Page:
Is serum lactic acid a reliable indicator for diagnosing fat embolism syndrome?

Chandra Sekhar Bhumireddy, Surendra Umesh Kamath, Sunil Lakshmipura Krishnamurthy

Research output: Contribution to journalArticle

Abstract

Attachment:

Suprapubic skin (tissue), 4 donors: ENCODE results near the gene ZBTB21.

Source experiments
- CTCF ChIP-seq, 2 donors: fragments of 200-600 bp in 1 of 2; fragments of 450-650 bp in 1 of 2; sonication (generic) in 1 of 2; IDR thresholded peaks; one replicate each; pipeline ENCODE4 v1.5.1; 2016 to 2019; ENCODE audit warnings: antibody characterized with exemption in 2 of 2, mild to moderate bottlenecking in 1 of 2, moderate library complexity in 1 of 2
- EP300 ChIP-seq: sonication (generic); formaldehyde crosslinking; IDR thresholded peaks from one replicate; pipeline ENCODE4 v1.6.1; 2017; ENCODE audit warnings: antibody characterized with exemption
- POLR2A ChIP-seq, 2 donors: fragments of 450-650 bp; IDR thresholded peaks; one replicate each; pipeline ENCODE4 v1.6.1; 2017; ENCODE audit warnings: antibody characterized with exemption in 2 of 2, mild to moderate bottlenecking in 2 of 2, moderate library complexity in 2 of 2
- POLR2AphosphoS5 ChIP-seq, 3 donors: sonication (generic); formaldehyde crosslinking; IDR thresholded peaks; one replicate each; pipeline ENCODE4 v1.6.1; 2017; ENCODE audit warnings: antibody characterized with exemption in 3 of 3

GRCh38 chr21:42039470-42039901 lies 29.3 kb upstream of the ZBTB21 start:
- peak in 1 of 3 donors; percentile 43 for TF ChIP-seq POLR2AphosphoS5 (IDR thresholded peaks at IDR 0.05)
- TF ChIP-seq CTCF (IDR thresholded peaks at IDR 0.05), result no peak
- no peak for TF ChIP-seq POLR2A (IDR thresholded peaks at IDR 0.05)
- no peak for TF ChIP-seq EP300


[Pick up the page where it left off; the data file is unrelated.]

Introduction: The incidence of Fat Embolism Syndrome (FES) has been reported to occur in 0.5 to 3% of patients with isolated long bone fracture. FES is most commonly associated with long bone fractures, if associated with polytrauma then the chance of manifestation increases by 11%. Fat embolism is a clinical entity diagnosed mainly by Gurd’s criteria which includes clinical signs and blood parameters. There is no single blood parameter to detect FES at earliest. A high lactate level is an early sign of tissue hypoxia. In patients with femur shaft fracture tissue hypoxia is the most important cause of increased lactate levels. Increased blood lactate level is related to increased mortality. Aim: To establish the relationship between serum lactic acid and fat embolism in patients with fracture shaft of the femur. Materials and Methods: The present was a prospective study done at Kasturba Medical College Hospitals, Mangalore, Karnataka, India, on 40 patients with femur shaft fracture. Statistical analysis was done using SPSS (version 17.0). Results: In the present study, four patients out of 40 had FES (Gurd’s criteria), whose serum lactic acid was high (>25) within 72 hours of injury. Fourteen patients had elevated lactic acid (>20) but did not develop FES. All patients with FES had elevated serum lactic acid which was statistically significant (p-value 0.003), yet serum lactic acid estimation was less sensitive 28.7%. Conclusion: In conclusion serum lactic acid is specific (100%) for fat embolism but not sensitive (28.7%). By using serum lactic acid level, development of fat embolism can’t be predicted however, elevated lactic acid level will help us in risk stratification.